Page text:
Thursday, December 4, 2014

The Low Line to the Colorado Desert

Dec. 4th @ 0100

Signals were odd tonight with no SD and only week SB in its home away from home – though I was not at the best of spots to listen.  

Anyway, why is it so often that a small ridge of low pressure slices across central southern California even as the rest of the southern and western region of Cal. is privy to rising pressures?  Such a condition is again predicted for later today (per KABC, eleven o’clock news Wednesday night Dec. 3, 2014).  Is the “Catalina eddy” a factor (or maybe an anti-Catalina eddy)?  Of course, a massive low pressure system (that dropped the most rain in a year – 2 inches approx. over last 2 days) is moving further east into the continent.  Concurrently, of course, a higher pressure system is arriving from out at sea and is bound for the SoCal area.  Nevertheless, the KABC weather person on Wednesday night was clear to call out the comparatively-small line of low pressure that would remain across central SoCal (and the low ridge seemed to appear intact almost all the way to the due east and deep into the desert).  This low pressure line/ridge seems often to appear in about this same place – though not always reported on all the weather maps; I’ve come to notice of late.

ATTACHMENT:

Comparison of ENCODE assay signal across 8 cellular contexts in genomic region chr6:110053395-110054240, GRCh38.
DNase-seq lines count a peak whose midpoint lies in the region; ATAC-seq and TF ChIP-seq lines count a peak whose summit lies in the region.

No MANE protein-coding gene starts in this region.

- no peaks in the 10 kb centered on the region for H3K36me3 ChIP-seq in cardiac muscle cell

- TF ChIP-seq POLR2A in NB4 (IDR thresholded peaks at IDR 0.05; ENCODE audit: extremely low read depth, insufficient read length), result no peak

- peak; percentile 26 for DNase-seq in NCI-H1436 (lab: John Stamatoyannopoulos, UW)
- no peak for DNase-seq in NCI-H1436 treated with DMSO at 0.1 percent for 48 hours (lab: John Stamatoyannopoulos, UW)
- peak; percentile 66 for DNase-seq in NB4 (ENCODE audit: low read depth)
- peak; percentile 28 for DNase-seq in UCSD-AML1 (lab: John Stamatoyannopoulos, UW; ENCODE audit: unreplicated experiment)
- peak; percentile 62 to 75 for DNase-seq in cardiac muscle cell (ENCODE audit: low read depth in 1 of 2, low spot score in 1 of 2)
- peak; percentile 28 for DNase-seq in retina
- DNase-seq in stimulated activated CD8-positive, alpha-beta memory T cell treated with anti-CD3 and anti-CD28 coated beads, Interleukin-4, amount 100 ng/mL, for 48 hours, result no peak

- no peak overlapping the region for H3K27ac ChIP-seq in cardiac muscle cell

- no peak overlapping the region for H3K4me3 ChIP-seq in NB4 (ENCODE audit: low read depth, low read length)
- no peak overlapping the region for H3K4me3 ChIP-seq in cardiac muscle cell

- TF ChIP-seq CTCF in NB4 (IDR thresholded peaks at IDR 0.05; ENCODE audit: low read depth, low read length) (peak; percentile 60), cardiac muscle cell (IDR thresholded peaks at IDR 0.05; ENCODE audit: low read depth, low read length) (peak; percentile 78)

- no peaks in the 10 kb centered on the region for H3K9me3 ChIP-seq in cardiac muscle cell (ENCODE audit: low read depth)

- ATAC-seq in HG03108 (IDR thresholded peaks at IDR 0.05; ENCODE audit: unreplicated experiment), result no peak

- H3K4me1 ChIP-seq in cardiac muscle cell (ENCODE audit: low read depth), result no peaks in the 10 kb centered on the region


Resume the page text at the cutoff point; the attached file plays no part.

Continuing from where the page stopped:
Catalina Eddy

See also (but I don’t know where the one who is asking surfs, Newport Beach, I assume):
What causes the dreaded "catalina eddy" that routinely plagues us with early morning south winds, especially in the spring/early summer? Seems like it's been happening a lot recently.  And why do those days tend to glass off in the afternoons?
Cruise to Catalina, California!

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